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  Eric Gallager CPR and First Aid, Spring 2011Increasing CPR Awareness in Washington DCCPR (cardiopulmonary resuscitation) is a vital skill for people to have. It can savelives when performed properly in emergencies such as cases of cardiac arrest or heartattacks. While these often happen in hospitals where everyone is trained to give CPR,they more often occur outside of the hospital where receiving CPR depends on the CPR awareness of the people around the victim. Unfortunately, Washington DC is not a veryCPR-aware city. The survival rate of out-of-hospital cardiac arrests is low here, at a level below 2% (Graham 2011). This is below the national average of 6% (VirginiaCommonwealth University 2009), and nowhere near the national high seen in Seattle(Gever 2008). The outlook does not look good for someone in need of CPR on the side of the street in this city.What is to be done about this state of affairs? There already exist some efforts toimprove these conditions. For example, ReStart DC has a program in which it is trying todistribute AEDs (Automated External Defibrillators) (ReStart DC 2011). AEDs are anessential part of the CPR process, especially in cases of cardiac arrest. One hoping toincrease CPR awareness in DC could decide to support the efforts of ReStart DC. Also,the American Red Cross has a CPR Awareness Week every year (Red Cross 2008).Efforts to increase CPR awareness in DC could be directed at making sure that the localAmerican Red Cross chapter here in DC participates in this week at least to the extent towhich other Red Cross chapters around the US participate in it.While these efforts are all well and good, it remains that they primarily take placethrough private institutions. Perhaps there are some public policy solutions to this problem? There has been research done about this issue, and while none of this research1  Eric Gallager CPR and First Aid, Spring 2011was specifically about Washington DC, many of the findings would be applicable to it.Different pieces of research make different suggestions, so it would be good to examineeach one in turn. Some of the research on this topic is somewhat old, so it would makesense to start with the earliest and move forward in time to see how the recommendations progress. One early piece of research on this topic studied out-of-hospital cardiac arrestsin New York City (Lombardi et al. 1994). New York City is a large urban area, and manyof the suggestions included in this research apply to large metropolitan areas in general,so they can also be applied to DC. The study attributes poor out-of-hospital cardiac arrestsurvival rates in urban areas to EMS systems with a slower chain of survival than those insuburban and rural areas (Lombardi et al. 1994). This may not seem like a public CPR-awareness problem, but it can be construed as such if one considers that CPR is required before EMS arrives (assuming the public even knows to call them), and that publicawareness of the need for EMS providers to be able to perform their jobs can cause said public to make way for EMS more quickly. One specific recommendation the studymakes is to train more uniformed services as first responders (Lombardi et al. 1994); thisgoes along with the general goal of raising CPR awareness, as having more firstresponders means the chance of someone in an emergency receiving CPR if they need itis greater. Hopefully these recommendations have been put into place in DC by now.After this 1994 paper, many other researchers did studies about out-of-hospitalcardiac arrest survival rates. Eventually there were so many of these studies that it became necessary to do meta-analysis (Sasson et al. 2010). While this review did notinclude any studies that looked at Washington DC, many of the studies it did cover looked at cities of similar sizes, so its recommendations should still be applicable. One of 2  Eric Gallager CPR and First Aid, Spring 2011the conclusions it came to was that since most of out-of-hospital cardiac arrests occur with people nearby, bystander CPR has value, and that “focused strategies designed to boost rates of bystander CPR” should be employed (Sasson et al. 2010). This coincideswith the goal of raising CPR awareness here in DC. Unfortunately, the authors do notdescribe the exact strategies that ought to be used to boost these rates of bystander CPR.Still, it shows the importance of spreading CPR awareness in the first place.Besides publishing research supporting increased CPR awareness, medical professionals have also been publishing opinion pieces to the same effect. One recentarticle in Emergency Medicine News supports this viewpoint (Brady et al. 2011). Somemethods suggested in this article include teaching hands-only CPR, which is easier for  bystanders to provide than regular CPR, and making sure AEDs are ready to be used incases of emergency (Brady et al. 2011). This second point about making AEDs more publicly available coincides with the goals of ReStart DC, as mentioned previously(ReStart DC 2011). In general, the advice in this article could all be readily applied toWashington DC.There are many things that can be done that coincide with the goal of raising CPR awareness here in Washington DC. There are private institutions that have efforts that areharmonious with this goal, from ReStart DC’s efforts to distribute AEDs, to the CPR awareness week put on by the American Red Cross (which includes its DC chapter). Inthe public sphere, more public officials can be trained as first responders, and theefficiency of EMS systems can be optimized. Hands-only CPR can be taught to peoplewho would not learn full CPR. DC residents and the DC government should consider allthese options and choose the ones that would be most effective for our city.3  Eric Gallager CPR and First Aid, Spring 2011Works Cited"ReStart DC - About Us." 2009. Web. 5/8/2011 <>."American Red Cross: CPR/AED Awareness Week." 2008. Web. 5/8/2011<>.Brady, William J., Sarah Morris, and John P. Benner. "Viewpoint: Out-of-HospitalCardiac Arrest: Getting Back to the Basics."  Emergency Medicine News 33.4(2011): 5/8/2011. Web. 5/8/2011.Gever, John. "Medical News: Survival Rates After Out-of-Hospital Cardiac Arrest VaryWidely - in Emergency Medicine, Emergency Medicine from MedPage Today."9/23/08 2008. Web. 5/8/2011<>.Graham, Brandon. "CPR Lecture." CPR and First Aid Class Session 1. GeorgeWashington University. GWU Hospital, Washington, DC. 27 Feb 2011. Lecture.Gulli, Benjamin, Jon R. Krohmer, and Stephen J. Rahm.  Professional Rescuer CPR .Third ed. Sudbury, MA: Jones and Bartlett Publishers, 2007. Print.Lombardi, Gary, E. John Gallagher, and Paul Gennis. "Outcome of Out-of-HospitalCardiac Arrest in New York City: The Pre-Hospital Arrest Survival Evaluation(PHASE) Study." The Journal of the American Medical Association 271.9 (1994):5/8/2011. Web. 5/8/2011.Meyer, Alastair D., et al. "Out-of-Hospital Cardiac Arrest."  Medical Journal of Australia 2000.172: 5/8/2011. Web. 5/8/2011.Sasson, Comilla, et al. "Predictors of Survival from Out-of-Hospital Cardiac Arrest."  Journal of the American Heart Association 2010.3 (2010): 5/8/2011. Web.4  Eric Gallager CPR and First Aid, Spring 20115/8/2011.Virginia Commonwealth University. "Survival Rates From Out-of-Hospital CardiacArrest Nearly Double." 11/17/09 2009. Web. 5/8/2011<>.Wikipedia contributors. "Cardiopulmonary resuscitation." Wikipedia, The Free Encyclopedia . Wikipedia, The Free Encyclopedia, 16 May 2011. Web. 17 May 2011.<>.5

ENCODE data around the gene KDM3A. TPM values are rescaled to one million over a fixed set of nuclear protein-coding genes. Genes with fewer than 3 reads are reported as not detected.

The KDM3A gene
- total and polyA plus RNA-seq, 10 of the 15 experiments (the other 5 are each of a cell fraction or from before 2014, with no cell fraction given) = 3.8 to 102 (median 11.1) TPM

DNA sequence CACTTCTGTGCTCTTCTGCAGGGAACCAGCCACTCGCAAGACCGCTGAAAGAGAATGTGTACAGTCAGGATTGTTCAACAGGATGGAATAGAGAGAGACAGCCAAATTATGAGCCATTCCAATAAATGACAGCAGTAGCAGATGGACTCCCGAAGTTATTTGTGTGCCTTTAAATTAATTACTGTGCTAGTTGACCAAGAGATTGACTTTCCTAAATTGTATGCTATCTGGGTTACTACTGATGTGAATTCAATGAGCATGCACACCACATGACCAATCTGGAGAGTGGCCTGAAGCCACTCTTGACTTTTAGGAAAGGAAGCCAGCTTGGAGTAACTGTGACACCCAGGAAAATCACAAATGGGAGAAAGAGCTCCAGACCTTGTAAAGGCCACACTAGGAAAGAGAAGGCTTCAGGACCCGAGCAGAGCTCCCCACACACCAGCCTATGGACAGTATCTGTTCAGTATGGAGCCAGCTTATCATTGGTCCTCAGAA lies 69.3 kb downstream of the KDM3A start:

Mar 8, 2018


Mar 8, 2018